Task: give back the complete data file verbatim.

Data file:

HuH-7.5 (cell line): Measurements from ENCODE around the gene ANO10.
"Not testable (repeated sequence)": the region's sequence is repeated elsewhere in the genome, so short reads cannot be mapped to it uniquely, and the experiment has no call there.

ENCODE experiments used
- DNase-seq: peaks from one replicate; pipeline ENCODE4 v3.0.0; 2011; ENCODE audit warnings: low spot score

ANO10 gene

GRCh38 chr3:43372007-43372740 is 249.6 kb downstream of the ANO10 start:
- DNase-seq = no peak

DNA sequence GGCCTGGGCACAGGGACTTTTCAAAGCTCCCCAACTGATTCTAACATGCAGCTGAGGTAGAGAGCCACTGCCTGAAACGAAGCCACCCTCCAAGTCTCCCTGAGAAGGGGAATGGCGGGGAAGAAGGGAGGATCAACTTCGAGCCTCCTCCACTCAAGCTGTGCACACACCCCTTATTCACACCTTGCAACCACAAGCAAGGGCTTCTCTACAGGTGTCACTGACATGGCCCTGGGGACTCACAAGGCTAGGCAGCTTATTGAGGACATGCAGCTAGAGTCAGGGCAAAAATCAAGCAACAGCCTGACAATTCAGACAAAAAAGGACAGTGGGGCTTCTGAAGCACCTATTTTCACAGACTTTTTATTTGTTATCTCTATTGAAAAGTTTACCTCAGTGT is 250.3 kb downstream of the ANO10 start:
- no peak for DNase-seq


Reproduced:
HuH-7.5 (cell line): Measurements from ENCODE around the gene ANO10.
"Not testable (repeated sequence)": the region's sequence is repeated elsewhere in the genome, so short reads cannot be mapped to it uniquely, and the experiment has no call there.

ENCODE experiments used
- DNase-seq: peaks from one replicate; pipeline ENCODE4 v3.0.0; 2011; ENCODE audit warnings: low spot score

ANO10 gene

GRCh38 chr3:43372007-43372740 is 249.6 kb downstream of the ANO10 start:
- DNase-seq = no peak

DNA sequence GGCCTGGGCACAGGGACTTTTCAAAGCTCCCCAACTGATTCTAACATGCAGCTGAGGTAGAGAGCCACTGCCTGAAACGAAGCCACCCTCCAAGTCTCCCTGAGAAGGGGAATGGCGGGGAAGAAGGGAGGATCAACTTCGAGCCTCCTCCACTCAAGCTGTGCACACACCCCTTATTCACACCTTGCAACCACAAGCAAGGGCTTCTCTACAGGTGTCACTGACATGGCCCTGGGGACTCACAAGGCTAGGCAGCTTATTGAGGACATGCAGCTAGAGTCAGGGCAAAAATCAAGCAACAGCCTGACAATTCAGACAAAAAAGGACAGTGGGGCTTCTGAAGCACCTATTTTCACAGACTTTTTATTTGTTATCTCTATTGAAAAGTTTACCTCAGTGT is 250.3 kb downstream of the ANO10 start:
- no peak for DNase-seq